11/12/2015California Toll Roads Accused Of Privacy Breach
Class action lawsuit goes after California toll roads for illegal disclosure of credit card information.
Toll roads in Orange County, California are violating federal laws designed to guard against identity theft. That is the contention of Tustin resident Robert Cohen in a class action lawsuit filed last month in the US District Court for the Central District of California.
According to the complaint, the Foothill/Eastern Transportation Corridor Agency and the San Joaquin Hills Transportation Corridor Agency (state government entities collectively known as The Toll Roads) outsourced money collection first to 3M and then BRiC-TPS LLC. These firms, which handle payment information from 250,000 motorist trips every day, have allegedly failed to follow a 2006 law that prohibits the display of more than five digits of a credit card number on a receipt. Cohen received a notice from The Toll Roads disclosing eight digits of his Visa card number.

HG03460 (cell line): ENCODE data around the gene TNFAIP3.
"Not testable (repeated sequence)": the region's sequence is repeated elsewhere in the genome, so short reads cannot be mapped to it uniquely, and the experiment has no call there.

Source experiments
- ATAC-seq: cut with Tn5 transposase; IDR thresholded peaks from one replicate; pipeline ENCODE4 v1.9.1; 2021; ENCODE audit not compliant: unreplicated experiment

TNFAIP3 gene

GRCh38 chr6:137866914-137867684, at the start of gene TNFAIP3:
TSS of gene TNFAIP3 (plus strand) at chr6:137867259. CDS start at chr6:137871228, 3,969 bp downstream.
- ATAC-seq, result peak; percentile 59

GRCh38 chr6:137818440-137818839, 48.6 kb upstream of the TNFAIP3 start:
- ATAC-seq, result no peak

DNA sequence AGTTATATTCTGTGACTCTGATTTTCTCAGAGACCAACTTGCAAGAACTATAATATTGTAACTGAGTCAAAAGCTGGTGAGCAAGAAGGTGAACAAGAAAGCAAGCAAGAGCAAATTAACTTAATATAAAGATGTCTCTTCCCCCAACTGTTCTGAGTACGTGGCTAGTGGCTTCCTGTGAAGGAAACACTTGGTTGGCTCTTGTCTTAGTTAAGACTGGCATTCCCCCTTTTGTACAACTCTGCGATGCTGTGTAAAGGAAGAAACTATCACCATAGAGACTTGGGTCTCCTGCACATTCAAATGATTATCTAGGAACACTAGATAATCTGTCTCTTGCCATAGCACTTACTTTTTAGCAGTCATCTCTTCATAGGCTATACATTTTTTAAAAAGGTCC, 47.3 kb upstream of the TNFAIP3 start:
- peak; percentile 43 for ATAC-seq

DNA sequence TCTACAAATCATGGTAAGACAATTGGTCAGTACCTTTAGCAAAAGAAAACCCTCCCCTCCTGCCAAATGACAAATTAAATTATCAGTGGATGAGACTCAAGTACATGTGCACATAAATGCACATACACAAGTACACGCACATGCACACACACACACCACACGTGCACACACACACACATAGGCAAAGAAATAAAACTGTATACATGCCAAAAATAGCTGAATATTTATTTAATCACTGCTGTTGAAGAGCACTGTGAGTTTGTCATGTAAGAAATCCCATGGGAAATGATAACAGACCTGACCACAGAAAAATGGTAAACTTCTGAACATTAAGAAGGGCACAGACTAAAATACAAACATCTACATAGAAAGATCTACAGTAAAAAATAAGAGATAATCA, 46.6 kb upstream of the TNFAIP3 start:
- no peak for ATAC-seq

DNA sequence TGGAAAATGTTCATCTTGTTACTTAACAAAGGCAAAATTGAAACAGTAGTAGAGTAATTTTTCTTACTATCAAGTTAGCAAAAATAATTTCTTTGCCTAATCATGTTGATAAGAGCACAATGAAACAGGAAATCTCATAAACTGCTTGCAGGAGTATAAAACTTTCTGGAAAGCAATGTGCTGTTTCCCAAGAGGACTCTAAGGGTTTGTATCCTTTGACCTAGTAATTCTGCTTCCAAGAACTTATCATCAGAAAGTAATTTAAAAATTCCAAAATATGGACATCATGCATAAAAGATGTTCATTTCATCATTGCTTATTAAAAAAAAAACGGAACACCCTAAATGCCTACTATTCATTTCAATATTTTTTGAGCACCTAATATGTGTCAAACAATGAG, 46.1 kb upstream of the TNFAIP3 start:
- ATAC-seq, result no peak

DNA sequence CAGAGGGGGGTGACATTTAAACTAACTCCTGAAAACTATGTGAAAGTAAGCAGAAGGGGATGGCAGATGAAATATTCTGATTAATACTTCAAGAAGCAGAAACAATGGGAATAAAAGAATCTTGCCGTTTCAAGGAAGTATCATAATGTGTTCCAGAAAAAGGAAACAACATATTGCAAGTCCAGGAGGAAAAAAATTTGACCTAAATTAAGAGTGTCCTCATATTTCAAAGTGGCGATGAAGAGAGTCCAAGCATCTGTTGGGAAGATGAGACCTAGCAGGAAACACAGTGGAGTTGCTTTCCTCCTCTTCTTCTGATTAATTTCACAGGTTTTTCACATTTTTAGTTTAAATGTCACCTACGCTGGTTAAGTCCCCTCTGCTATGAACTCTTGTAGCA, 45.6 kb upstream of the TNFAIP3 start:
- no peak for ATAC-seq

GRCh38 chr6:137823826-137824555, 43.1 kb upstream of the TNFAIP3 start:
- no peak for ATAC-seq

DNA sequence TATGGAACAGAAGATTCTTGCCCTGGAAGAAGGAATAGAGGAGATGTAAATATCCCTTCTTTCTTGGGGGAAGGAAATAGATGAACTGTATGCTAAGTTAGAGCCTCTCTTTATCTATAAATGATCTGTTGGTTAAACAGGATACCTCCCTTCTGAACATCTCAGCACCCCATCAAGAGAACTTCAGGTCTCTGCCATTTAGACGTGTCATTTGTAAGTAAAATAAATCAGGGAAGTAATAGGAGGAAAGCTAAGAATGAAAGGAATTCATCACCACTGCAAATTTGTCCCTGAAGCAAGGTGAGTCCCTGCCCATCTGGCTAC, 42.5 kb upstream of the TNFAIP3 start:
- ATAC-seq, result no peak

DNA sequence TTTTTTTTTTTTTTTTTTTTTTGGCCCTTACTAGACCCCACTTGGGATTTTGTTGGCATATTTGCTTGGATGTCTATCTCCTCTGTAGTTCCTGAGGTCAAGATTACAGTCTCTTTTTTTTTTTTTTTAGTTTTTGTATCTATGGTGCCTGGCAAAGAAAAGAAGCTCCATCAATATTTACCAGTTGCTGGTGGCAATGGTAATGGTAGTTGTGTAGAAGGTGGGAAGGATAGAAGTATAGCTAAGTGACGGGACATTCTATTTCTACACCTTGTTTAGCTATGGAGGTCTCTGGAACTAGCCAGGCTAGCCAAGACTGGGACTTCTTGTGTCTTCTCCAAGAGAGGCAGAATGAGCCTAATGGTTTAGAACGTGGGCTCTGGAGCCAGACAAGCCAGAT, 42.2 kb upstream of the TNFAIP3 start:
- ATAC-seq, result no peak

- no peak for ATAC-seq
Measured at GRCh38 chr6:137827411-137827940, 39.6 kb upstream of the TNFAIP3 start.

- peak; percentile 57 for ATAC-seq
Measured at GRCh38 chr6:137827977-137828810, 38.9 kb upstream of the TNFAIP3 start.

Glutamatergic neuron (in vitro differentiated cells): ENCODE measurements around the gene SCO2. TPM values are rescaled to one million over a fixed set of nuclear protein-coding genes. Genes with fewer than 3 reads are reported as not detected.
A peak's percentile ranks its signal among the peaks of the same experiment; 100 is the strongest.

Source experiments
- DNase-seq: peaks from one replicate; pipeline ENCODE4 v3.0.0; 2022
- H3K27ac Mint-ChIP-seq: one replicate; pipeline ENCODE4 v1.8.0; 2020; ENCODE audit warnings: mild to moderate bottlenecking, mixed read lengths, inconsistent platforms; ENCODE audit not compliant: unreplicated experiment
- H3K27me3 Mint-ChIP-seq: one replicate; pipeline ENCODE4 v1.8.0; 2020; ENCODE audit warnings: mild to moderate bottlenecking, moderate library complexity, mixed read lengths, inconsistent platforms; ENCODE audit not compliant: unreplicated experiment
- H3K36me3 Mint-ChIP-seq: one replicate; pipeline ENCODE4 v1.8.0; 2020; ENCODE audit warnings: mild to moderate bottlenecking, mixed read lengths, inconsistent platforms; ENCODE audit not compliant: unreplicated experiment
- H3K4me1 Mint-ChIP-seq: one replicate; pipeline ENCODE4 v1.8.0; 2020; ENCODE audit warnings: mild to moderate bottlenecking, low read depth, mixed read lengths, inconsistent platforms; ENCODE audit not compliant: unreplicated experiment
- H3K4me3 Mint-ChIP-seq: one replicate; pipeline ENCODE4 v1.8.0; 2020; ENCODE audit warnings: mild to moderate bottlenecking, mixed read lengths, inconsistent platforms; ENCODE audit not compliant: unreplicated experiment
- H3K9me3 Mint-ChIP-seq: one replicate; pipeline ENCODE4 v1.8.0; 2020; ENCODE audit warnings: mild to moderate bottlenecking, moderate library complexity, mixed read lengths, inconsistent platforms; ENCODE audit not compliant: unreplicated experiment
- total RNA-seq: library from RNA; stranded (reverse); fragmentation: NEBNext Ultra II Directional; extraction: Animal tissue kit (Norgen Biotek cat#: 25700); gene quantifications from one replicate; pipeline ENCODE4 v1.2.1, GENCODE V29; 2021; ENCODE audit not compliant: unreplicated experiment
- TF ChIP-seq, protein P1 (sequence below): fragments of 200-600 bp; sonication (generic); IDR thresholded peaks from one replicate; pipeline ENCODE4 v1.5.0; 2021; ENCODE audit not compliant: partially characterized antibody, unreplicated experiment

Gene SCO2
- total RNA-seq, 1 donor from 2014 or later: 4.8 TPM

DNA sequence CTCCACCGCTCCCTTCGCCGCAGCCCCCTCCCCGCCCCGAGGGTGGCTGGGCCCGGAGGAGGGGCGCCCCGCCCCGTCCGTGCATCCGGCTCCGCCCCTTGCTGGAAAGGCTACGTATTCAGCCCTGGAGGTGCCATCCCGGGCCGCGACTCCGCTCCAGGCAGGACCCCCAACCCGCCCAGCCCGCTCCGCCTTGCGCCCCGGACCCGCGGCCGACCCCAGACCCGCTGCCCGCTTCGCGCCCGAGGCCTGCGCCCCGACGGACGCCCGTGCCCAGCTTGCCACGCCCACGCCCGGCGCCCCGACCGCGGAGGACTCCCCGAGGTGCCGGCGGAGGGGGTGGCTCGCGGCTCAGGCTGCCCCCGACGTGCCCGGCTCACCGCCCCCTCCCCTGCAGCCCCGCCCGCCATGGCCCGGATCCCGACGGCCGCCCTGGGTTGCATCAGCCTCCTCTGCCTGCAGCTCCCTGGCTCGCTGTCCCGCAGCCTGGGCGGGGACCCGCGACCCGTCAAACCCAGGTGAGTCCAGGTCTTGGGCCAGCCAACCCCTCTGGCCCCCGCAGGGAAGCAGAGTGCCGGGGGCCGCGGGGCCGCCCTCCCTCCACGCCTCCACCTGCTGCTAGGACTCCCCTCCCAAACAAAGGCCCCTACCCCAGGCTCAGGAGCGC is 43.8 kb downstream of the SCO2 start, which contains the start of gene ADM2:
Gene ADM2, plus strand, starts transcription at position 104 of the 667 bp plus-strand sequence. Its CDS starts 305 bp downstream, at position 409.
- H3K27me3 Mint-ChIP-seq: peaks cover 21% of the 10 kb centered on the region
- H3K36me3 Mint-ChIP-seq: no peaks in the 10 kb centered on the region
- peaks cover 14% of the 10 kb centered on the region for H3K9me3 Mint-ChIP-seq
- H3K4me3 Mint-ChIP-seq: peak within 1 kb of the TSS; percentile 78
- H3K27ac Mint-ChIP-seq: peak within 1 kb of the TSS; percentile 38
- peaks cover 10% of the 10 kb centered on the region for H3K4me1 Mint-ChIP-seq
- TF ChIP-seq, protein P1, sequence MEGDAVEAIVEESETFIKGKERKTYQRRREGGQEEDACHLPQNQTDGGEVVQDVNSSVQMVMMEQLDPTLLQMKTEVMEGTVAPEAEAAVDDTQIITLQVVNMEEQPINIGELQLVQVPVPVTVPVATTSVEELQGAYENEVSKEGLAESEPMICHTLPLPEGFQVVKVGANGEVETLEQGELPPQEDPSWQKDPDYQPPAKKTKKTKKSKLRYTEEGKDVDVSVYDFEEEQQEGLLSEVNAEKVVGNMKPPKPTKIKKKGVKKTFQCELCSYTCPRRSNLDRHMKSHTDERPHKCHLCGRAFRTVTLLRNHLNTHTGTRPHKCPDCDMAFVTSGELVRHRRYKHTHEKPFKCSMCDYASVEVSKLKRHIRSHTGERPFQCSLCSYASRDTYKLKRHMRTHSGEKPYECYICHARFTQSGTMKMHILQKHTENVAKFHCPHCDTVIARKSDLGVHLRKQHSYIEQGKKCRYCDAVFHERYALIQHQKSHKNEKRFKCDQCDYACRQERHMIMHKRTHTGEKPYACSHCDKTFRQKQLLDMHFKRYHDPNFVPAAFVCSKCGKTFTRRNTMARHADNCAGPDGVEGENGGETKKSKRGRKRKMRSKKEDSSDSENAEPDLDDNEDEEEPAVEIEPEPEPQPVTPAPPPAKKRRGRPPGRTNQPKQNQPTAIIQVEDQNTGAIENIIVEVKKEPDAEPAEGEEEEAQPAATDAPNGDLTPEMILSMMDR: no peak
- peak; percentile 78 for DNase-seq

Congress adopted the Fair and Accurate Credit Transactions Act (FACTA) to keep identity thieves from gathering account numbers by, for example, looking for receipts in the trash. California's own version of this law has been in effect since 2001. Cohen argues the tolling agencies have no excuse for failing to abide by it.
"Since its enactment in 2006, the requirements of FACTA have been widely publicized, including to defendants," Cohen's attorney, Jeff S. Westerman, wrote. "Despite being on notice for over a decade, defendants willfully, knowingly, or recklessly violated FACTA, designed to prevent identity theft, when plaintiff and other class members paid their tolls with a credit or debit card and received an electronically printed receipt from The Toll Roads disclosing more than the last five digits of their card numbers."
Motorists who may not want to subject themselves to the possibility of identity theft have no choice, as these toll roads stopped accepting cash last year.
"Thieves commonly obtain credit or debit card receipts that are stolen, lost, or discarded, and use this information to engage in fraudulent and unauthorized credit and debit card transactions," Westerman wrote. "They are facilitated in deciphering account numbers if more than the last five digits of a credit or debit card are disclosed."
Under FACTA, affected consumers are entitled to damages of between $100 and $1000 for a violation, plus punitive damages.